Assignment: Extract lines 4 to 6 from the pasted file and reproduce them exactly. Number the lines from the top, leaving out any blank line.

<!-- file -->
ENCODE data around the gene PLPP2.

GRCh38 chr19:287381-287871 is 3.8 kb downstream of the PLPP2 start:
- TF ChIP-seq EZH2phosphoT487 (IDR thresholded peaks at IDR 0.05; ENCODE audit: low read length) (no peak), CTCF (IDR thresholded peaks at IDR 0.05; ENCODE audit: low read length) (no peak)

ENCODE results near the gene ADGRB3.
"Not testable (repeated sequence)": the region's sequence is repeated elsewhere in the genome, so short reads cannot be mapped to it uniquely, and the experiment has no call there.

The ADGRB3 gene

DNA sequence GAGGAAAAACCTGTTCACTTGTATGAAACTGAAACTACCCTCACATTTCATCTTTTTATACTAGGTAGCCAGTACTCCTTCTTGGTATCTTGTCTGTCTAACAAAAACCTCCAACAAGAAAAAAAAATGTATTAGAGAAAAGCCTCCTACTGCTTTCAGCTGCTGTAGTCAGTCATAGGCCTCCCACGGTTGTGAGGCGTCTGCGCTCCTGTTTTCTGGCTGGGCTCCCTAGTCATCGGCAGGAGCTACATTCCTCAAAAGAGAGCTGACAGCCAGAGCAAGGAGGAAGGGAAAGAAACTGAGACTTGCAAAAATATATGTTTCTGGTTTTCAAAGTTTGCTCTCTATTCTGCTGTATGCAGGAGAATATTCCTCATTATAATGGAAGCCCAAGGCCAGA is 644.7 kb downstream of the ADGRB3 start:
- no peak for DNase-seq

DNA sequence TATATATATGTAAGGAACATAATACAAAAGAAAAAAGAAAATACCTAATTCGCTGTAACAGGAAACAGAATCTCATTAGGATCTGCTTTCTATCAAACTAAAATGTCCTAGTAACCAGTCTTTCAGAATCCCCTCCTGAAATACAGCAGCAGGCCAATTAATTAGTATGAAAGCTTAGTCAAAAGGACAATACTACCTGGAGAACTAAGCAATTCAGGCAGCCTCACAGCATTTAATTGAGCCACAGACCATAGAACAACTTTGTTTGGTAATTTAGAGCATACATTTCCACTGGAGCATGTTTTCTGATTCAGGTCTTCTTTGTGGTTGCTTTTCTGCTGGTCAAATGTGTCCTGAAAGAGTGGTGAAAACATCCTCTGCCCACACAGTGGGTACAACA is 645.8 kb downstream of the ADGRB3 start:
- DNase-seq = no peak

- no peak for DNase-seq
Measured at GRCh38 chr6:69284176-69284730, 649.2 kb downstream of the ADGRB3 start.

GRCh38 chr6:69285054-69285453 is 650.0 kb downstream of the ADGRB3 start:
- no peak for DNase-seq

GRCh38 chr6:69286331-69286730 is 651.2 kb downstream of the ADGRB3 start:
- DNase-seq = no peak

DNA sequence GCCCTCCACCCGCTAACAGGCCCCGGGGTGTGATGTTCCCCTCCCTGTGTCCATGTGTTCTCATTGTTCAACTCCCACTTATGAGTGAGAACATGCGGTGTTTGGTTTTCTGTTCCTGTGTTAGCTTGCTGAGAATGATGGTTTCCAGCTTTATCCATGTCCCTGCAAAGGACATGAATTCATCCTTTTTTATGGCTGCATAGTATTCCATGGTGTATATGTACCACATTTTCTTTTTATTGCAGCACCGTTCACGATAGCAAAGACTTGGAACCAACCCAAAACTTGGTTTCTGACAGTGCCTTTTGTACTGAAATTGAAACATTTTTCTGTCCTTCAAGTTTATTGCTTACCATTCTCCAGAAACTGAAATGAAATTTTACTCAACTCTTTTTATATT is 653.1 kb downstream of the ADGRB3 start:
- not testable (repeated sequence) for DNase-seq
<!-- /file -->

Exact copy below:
ENCODE results near the gene ADGRB3.
"Not testable (repeated sequence)": the region's sequence is repeated elsewhere in the genome, so short reads cannot be mapped to it uniquely, and the experiment has no call there.

The ADGRB3 gene